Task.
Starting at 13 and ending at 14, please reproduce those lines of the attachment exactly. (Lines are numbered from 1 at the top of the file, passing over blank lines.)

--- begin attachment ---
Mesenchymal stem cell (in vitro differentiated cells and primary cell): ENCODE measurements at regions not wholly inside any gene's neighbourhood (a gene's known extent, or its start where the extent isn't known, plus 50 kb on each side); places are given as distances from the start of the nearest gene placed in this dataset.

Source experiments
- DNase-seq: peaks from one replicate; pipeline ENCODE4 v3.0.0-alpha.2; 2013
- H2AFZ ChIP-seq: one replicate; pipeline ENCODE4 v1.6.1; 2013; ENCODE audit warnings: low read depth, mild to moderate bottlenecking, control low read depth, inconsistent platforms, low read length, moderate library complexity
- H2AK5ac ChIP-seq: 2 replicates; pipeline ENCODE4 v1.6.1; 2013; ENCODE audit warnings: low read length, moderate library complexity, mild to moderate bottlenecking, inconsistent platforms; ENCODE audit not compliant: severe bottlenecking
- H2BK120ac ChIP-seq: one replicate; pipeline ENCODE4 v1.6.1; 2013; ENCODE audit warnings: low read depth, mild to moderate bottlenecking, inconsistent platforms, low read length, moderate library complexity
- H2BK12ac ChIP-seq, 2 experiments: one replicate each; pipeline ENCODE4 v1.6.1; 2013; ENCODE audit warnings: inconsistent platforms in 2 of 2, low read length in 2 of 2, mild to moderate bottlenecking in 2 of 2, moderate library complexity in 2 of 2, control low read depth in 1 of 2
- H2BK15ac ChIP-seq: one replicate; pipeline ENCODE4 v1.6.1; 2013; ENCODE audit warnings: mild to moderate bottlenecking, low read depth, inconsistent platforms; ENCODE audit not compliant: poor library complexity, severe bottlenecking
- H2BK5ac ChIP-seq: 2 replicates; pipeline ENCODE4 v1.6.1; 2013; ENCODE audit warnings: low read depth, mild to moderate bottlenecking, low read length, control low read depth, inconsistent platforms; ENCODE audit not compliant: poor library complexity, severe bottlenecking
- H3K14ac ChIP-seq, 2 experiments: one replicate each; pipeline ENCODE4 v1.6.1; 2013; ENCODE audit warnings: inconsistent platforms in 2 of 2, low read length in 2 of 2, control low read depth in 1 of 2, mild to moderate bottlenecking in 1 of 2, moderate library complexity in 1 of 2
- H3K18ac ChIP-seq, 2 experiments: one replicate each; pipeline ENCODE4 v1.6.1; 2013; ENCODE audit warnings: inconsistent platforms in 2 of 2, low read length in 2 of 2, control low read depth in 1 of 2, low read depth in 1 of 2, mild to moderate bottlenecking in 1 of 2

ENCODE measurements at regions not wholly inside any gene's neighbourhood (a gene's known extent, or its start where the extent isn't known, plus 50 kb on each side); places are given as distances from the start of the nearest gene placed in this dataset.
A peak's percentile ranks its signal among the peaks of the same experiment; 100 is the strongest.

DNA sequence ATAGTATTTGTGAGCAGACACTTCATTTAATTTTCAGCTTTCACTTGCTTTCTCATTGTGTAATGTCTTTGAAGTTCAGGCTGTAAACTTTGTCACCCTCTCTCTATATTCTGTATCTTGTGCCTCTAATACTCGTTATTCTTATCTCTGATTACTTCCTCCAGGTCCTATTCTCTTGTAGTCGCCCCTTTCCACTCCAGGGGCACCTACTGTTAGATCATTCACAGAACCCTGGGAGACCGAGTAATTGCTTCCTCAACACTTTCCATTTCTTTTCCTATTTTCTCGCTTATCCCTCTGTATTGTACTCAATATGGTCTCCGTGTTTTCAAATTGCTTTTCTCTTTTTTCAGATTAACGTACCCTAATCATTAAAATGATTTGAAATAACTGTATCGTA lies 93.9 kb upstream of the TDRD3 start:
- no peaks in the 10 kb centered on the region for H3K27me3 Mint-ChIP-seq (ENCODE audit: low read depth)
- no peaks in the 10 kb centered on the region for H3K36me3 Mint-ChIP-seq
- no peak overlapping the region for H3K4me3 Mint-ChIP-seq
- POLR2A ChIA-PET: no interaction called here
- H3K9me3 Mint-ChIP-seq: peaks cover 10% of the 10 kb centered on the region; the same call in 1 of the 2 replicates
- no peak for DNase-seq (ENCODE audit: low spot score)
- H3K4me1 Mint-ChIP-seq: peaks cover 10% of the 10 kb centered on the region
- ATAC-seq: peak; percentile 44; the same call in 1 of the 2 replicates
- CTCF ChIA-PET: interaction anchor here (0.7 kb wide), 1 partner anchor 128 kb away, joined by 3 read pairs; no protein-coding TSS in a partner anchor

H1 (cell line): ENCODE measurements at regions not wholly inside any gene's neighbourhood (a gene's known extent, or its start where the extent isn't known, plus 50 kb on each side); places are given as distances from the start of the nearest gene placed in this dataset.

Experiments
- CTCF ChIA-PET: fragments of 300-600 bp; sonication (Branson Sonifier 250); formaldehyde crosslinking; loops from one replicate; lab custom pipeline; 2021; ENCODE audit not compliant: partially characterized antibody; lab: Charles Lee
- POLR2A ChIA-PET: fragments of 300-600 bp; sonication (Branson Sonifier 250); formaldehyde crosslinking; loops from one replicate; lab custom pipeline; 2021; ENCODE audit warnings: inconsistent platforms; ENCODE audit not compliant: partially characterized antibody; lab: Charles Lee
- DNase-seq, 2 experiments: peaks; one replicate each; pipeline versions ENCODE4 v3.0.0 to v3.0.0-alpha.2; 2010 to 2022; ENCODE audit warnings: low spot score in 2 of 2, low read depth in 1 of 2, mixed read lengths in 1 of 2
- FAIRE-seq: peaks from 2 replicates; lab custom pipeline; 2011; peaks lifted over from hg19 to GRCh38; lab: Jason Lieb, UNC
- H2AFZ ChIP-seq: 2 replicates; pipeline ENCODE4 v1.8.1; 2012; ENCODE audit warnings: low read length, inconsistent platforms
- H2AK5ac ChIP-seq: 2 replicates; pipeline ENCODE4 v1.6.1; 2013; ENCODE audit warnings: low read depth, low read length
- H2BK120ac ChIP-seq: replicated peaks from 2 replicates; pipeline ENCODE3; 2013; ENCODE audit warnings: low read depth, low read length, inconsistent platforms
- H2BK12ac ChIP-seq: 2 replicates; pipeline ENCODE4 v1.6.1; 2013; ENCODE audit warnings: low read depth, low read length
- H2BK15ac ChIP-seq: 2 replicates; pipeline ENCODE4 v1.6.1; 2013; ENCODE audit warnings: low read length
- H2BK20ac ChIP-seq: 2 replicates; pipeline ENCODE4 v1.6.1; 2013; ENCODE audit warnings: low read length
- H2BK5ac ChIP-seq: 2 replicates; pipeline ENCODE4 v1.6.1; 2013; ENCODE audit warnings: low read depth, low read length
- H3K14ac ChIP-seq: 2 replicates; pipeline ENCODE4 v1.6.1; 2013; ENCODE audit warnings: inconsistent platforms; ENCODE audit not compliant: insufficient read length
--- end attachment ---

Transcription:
A peak's percentile ranks its signal among the peaks of the same experiment; 100 is the strongest.

DNA sequence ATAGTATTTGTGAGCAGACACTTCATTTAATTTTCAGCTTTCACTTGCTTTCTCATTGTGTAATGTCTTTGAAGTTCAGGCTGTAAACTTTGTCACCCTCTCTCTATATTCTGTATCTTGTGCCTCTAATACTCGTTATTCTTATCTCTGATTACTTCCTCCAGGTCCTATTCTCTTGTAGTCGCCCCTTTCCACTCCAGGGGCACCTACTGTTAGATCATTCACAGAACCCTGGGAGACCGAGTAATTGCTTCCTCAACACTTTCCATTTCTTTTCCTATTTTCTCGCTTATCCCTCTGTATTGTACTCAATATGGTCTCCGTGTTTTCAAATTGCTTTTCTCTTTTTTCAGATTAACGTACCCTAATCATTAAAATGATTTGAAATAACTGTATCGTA lies 93.9 kb upstream of the TDRD3 start: